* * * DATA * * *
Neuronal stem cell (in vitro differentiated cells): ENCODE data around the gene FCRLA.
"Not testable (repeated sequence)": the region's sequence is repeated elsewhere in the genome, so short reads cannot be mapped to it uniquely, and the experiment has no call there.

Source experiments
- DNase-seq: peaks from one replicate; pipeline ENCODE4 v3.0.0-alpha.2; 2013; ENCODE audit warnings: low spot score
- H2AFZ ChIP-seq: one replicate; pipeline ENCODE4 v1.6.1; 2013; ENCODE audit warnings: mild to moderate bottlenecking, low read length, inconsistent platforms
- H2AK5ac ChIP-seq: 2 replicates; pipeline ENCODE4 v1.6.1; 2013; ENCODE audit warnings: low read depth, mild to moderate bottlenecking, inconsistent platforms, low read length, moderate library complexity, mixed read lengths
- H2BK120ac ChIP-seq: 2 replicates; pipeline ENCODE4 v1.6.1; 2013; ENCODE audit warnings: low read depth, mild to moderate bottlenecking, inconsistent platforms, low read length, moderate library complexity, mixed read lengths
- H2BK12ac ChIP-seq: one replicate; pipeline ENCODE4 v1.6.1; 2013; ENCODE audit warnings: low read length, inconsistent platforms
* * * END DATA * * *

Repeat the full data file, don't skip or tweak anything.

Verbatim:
Neuronal stem cell (in vitro differentiated cells): ENCODE data around the gene FCRLA.
"Not testable (repeated sequence)": the region's sequence is repeated elsewhere in the genome, so short reads cannot be mapped to it uniquely, and the experiment has no call there.

Source experiments
- DNase-seq: peaks from one replicate; pipeline ENCODE4 v3.0.0-alpha.2; 2013; ENCODE audit warnings: low spot score
- H2AFZ ChIP-seq: one replicate; pipeline ENCODE4 v1.6.1; 2013; ENCODE audit warnings: mild to moderate bottlenecking, low read length, inconsistent platforms
- H2AK5ac ChIP-seq: 2 replicates; pipeline ENCODE4 v1.6.1; 2013; ENCODE audit warnings: low read depth, mild to moderate bottlenecking, inconsistent platforms, low read length, moderate library complexity, mixed read lengths
- H2BK120ac ChIP-seq: 2 replicates; pipeline ENCODE4 v1.6.1; 2013; ENCODE audit warnings: low read depth, mild to moderate bottlenecking, inconsistent platforms, low read length, moderate library complexity, mixed read lengths
- H2BK12ac ChIP-seq: one replicate; pipeline ENCODE4 v1.6.1; 2013; ENCODE audit warnings: low read length, inconsistent platforms